Markey agreed that a single-payer health care system should be the “long-term goal,” but added that he and his colleagues are “practical Bostonian politicians” and would prioritize it later. “I’ll read Bernie’s bill,” he said. “All of our efforts right now should be focused on defeating the American Health Care Act.”

Ashley Tartarilla, an activist with Indivisible Somerville, was concerned about the current Justice Department. She asked Markey how he planned to fight Sessions’s criminal justice reforms. “We need to apologize to an entire generation of young black men,” Markey answered in sharing Tartarilla’s opposition to Sessions’ policies. “The mandatory minimums were a mistake. The three strikes, you’re out was a mistake.”

Some attendees expressed skepticism about the Democratic Party’s future. One asked what kind of “alternative vision” it could provide, and another asked why the party seemed to be failing, having lost control of many governorships and state legislatures in November.

Markey said in response that Democrats had taken millions of voters for granted at a national level. “Over time, we forgot how to win,” Markey said. “We didn’t organize. Massachusetts never forgot how to organize. … If you want to get inside our internal meetings, that’s all we talk about. ‘What went wrong?’”

Markey also pointed to the Republicans’ technological advantage, saying, “Their analytics were light-years ahead of ours.” He mentioned Cambridge Analytica, a data mining and analysis company that is being probed in Congress for potential interference in the last presidential election.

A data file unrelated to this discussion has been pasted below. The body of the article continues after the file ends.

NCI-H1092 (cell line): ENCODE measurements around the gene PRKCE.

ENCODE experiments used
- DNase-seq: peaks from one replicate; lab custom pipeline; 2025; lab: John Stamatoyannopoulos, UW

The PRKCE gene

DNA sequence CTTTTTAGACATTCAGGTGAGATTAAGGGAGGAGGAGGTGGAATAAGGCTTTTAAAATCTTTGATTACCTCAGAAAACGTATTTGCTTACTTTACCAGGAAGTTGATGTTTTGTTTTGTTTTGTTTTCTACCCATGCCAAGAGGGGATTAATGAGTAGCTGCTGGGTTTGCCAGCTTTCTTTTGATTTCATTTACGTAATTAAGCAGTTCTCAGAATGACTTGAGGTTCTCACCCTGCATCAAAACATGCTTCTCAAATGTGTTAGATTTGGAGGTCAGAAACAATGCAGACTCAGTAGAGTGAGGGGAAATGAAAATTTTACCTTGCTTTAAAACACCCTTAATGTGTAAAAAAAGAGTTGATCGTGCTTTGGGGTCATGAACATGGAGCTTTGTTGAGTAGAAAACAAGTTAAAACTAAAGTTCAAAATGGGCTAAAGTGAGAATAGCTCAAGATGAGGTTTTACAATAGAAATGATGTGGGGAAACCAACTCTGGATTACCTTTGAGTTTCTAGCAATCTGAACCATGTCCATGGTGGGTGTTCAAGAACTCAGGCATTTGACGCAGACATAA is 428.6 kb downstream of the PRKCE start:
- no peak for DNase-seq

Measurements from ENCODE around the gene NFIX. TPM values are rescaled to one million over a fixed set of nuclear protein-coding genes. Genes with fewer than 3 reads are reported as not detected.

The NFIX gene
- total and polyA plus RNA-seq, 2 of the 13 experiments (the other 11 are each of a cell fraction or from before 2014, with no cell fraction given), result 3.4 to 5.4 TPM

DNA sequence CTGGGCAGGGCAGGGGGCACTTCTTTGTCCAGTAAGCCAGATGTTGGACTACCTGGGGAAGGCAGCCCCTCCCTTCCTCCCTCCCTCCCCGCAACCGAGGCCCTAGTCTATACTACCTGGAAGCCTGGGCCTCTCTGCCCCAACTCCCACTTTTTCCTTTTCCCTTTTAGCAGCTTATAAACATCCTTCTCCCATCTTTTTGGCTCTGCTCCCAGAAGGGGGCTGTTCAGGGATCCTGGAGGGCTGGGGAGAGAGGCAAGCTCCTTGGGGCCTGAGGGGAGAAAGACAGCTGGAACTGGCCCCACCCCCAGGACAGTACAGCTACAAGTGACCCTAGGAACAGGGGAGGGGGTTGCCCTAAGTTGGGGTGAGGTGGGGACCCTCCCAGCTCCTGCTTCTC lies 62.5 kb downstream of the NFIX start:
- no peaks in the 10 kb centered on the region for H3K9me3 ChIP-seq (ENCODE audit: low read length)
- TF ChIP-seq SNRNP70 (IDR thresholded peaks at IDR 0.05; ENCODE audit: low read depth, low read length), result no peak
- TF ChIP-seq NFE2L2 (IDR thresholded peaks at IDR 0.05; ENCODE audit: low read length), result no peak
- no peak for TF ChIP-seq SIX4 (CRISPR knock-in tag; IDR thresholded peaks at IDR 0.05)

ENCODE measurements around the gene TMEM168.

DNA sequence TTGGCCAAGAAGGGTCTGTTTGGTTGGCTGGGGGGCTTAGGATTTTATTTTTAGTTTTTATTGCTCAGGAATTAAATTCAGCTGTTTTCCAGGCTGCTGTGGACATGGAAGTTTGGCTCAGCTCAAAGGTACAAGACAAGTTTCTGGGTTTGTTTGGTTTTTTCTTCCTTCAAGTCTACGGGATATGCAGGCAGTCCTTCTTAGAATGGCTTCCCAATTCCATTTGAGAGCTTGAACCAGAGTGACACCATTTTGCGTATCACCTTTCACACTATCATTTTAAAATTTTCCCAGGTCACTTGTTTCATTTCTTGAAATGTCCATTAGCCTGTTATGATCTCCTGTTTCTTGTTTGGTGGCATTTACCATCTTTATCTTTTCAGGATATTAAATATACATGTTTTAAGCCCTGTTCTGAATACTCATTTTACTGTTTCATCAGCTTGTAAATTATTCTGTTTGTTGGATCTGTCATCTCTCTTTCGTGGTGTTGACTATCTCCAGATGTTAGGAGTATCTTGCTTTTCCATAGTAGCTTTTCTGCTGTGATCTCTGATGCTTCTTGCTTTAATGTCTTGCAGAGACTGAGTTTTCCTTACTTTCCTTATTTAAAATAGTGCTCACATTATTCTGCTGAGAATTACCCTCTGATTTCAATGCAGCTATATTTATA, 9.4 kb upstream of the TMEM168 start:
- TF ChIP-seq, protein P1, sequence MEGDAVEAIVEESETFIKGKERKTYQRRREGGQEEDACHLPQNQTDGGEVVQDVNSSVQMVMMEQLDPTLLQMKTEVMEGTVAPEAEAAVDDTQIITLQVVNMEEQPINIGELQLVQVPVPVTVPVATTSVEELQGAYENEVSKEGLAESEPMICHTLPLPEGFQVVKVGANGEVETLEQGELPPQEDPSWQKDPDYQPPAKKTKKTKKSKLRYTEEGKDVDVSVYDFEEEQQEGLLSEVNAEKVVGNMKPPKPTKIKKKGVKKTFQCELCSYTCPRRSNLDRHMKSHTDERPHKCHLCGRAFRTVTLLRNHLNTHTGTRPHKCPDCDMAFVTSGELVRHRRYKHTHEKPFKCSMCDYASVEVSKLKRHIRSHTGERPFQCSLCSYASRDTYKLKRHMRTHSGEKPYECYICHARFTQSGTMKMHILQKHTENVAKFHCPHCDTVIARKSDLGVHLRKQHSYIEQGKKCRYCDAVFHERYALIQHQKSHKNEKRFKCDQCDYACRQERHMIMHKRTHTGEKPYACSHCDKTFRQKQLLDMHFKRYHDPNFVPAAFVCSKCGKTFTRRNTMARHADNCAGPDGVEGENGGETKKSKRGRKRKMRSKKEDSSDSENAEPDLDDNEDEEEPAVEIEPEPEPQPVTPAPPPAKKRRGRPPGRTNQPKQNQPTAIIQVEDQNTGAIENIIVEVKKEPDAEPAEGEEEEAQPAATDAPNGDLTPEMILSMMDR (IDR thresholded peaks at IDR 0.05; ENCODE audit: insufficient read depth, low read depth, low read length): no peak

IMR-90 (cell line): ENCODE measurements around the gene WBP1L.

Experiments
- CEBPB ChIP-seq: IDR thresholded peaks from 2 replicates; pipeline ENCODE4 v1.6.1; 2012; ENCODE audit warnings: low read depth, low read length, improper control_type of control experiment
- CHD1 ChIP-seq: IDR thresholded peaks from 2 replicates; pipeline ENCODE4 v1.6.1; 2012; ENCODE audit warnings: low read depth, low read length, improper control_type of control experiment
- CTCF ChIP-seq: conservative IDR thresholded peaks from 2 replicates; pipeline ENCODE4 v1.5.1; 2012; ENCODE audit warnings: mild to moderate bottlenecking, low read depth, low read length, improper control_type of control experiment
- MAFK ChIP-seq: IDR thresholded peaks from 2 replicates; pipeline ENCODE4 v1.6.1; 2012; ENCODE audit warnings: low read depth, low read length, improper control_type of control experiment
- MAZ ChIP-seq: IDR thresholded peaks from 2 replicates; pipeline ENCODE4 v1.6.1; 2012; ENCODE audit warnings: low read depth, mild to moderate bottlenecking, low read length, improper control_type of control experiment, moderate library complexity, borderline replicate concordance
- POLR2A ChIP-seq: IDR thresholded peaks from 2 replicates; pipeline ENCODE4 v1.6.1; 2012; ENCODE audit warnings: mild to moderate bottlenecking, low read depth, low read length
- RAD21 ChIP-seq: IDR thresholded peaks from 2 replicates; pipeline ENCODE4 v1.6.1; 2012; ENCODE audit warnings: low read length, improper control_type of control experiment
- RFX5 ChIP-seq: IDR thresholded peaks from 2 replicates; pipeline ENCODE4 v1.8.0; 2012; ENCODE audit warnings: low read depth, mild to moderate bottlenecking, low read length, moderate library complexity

Right now, Markey seems more keen on organizing Democrats than on ousting Trump from office, even as talk of impeachment begins to rise. “What you’ve got to say to yourself, every day, is ‘Okay, only three years and 39 weeks to go,’” Markey said. “It takes time. You have to have energy. … You have to have faith in the American people.”

But not everyone is willing to wait for nearly four years. Ronel Remy, a Haitian immigrant living in Brockton, told Markey that climate change hurts his island country more than nearly anywhere in the world.

After the 2012 earthquake in Haiti, the Obama administration granted temporary protected status to about 58,000 immigrants, allowing them to stay and work in the United States while their homeland recovered. Progress on the recovery was brought to a screeching halt last fall when Hurricane Matthew killed over 1,000 people. A cholera epidemic, spurred by both events, has sickened 800,000 people and killed over 9,000 Haitians, according to The Washington Post.

Homeland Security Secretary John F. Kelly last week lengthened the time for the protected status, which was slated to end in July, by six months. But many Haitians, including Remy, fear that the island will still not be safe to return to.

As Remy spoke, state Sen. Linda Dorcena Forry, a Haitian-American, entered the theatre. She joined Markey onstage, where she said that he has advocated for Haiti for a long time and that the two of them had visited Haiti together last October on the day after Hurricane Matthew made landfall. “He is doing incredible work,” Dorcena Forry said. “I’m just happy to be here.”